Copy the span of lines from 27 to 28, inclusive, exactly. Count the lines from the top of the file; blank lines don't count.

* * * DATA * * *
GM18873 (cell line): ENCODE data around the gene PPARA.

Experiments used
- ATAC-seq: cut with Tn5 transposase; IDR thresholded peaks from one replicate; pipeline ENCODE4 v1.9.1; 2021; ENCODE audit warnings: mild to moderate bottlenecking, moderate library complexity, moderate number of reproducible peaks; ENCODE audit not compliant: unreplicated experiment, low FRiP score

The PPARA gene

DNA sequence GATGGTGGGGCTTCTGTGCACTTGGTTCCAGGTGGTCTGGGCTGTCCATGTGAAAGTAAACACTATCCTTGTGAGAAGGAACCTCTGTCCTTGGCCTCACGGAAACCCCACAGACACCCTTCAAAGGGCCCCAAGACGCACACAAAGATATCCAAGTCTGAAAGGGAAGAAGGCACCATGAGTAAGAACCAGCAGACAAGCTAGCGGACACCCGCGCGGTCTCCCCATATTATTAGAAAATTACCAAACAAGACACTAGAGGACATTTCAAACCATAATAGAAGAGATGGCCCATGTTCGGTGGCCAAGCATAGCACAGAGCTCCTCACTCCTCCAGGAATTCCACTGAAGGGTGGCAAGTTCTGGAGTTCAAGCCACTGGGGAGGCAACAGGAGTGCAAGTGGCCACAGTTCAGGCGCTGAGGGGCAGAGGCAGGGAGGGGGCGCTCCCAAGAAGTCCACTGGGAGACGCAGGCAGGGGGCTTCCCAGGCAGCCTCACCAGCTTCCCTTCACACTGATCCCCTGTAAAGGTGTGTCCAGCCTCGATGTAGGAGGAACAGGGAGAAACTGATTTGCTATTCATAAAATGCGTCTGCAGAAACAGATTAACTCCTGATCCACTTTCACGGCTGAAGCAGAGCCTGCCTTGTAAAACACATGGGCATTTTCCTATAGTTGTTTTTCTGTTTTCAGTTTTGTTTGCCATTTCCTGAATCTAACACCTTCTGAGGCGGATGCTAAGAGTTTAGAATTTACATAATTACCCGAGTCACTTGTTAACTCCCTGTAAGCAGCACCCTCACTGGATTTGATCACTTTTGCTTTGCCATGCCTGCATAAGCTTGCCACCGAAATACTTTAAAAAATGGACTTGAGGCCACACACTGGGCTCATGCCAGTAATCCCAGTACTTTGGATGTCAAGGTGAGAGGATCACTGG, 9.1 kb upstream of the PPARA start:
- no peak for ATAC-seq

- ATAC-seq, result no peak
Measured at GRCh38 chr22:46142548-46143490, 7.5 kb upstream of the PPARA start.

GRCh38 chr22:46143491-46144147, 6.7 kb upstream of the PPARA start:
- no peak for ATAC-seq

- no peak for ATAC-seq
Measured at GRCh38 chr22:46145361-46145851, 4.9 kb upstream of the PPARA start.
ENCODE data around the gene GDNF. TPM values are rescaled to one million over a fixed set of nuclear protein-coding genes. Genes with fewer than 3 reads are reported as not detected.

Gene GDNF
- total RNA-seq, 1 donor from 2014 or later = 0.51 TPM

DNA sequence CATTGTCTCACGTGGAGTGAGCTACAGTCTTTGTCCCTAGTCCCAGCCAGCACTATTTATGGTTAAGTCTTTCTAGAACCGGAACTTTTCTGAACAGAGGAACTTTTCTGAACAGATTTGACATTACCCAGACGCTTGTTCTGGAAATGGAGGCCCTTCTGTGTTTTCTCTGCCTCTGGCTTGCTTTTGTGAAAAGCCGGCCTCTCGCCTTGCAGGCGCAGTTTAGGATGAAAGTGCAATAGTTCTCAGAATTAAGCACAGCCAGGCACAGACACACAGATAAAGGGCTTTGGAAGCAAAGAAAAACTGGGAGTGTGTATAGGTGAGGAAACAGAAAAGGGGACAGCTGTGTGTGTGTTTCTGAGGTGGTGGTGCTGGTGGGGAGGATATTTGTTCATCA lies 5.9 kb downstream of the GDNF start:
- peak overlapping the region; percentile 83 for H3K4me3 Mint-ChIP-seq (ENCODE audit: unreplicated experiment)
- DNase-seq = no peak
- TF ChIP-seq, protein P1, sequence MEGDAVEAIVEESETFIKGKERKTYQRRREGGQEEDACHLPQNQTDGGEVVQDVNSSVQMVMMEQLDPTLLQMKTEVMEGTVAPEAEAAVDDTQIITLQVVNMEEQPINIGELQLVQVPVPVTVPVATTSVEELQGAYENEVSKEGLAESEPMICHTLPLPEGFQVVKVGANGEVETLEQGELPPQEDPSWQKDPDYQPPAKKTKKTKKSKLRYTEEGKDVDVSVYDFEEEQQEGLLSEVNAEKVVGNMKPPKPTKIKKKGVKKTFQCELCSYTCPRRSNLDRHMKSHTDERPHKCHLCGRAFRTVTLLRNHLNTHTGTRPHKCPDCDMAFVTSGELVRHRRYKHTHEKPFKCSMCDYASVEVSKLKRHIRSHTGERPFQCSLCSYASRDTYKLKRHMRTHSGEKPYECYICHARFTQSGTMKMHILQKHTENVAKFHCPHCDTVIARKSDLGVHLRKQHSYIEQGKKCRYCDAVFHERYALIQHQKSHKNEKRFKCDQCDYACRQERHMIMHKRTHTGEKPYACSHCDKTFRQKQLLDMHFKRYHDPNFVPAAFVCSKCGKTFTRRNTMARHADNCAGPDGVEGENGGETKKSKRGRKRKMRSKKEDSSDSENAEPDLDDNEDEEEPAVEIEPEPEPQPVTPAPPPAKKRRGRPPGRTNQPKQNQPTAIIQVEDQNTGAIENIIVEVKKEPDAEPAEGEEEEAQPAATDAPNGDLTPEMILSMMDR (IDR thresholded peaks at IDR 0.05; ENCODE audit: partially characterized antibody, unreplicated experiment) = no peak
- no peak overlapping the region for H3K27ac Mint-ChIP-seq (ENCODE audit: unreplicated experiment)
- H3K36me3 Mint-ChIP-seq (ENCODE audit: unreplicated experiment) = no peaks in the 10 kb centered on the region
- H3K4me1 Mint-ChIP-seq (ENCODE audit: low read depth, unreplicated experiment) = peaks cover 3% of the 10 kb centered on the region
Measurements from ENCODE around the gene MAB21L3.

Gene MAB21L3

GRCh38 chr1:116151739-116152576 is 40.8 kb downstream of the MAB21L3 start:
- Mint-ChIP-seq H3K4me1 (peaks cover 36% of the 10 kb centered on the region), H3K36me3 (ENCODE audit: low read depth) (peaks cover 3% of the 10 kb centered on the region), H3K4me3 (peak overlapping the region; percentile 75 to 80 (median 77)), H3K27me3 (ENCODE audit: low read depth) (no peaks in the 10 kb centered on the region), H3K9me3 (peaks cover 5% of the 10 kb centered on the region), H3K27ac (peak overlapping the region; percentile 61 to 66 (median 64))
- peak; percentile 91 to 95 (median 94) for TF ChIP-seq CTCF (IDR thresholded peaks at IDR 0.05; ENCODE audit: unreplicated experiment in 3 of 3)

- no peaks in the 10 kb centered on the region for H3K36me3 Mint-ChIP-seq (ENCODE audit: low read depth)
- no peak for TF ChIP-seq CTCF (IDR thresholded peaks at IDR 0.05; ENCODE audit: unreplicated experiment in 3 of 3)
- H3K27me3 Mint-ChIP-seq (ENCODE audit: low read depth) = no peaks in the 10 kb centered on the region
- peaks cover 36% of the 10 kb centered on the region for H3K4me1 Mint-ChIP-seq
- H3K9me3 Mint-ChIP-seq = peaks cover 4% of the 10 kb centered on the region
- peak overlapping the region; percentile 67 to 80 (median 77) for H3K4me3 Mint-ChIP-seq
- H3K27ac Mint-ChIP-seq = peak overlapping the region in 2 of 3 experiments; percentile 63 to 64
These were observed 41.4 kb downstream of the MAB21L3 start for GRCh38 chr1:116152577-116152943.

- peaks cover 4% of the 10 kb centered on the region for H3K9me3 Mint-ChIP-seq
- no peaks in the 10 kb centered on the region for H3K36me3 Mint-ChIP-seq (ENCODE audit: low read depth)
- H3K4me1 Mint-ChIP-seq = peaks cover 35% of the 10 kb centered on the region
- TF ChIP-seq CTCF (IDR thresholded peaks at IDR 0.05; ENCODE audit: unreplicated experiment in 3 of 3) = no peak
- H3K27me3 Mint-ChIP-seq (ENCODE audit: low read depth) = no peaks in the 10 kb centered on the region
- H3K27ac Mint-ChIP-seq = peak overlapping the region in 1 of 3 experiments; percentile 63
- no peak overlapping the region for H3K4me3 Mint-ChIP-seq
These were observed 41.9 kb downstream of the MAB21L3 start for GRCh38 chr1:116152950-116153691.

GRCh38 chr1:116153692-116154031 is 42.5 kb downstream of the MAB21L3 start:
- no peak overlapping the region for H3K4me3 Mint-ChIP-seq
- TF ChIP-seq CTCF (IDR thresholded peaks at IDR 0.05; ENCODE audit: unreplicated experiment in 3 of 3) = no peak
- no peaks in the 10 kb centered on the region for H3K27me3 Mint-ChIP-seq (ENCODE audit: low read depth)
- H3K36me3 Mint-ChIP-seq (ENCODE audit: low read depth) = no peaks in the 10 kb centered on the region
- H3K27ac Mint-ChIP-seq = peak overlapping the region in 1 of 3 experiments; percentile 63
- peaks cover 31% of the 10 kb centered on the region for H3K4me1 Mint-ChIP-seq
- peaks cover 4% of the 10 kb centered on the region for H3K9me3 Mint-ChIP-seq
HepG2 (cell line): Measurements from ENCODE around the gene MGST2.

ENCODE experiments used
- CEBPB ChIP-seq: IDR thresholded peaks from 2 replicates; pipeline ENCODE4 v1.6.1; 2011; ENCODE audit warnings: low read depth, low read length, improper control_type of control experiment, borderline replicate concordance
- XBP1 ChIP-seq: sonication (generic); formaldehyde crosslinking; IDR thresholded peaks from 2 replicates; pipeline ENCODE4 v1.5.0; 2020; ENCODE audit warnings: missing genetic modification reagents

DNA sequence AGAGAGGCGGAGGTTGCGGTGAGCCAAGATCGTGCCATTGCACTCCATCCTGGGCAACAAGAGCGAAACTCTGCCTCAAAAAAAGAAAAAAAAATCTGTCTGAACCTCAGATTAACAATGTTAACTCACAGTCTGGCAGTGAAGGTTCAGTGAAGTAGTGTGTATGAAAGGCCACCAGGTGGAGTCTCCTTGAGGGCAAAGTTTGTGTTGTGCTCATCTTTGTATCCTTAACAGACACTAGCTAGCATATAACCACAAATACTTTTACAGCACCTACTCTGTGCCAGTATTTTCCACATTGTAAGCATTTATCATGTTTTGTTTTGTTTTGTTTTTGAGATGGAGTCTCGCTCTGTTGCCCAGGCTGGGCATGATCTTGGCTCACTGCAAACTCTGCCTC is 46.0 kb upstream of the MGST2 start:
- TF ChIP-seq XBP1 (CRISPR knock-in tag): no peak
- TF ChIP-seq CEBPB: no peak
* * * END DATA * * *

- peak; percentile 91 to 95 (median 94) for TF ChIP-seq CTCF (IDR thresholded peaks at IDR 0.05; ENCODE audit: unreplicated experiment in 3 of 3)

- no peaks in the 10 kb centered on the region for H3K36me3 Mint-ChIP-seq (ENCODE audit: low read depth)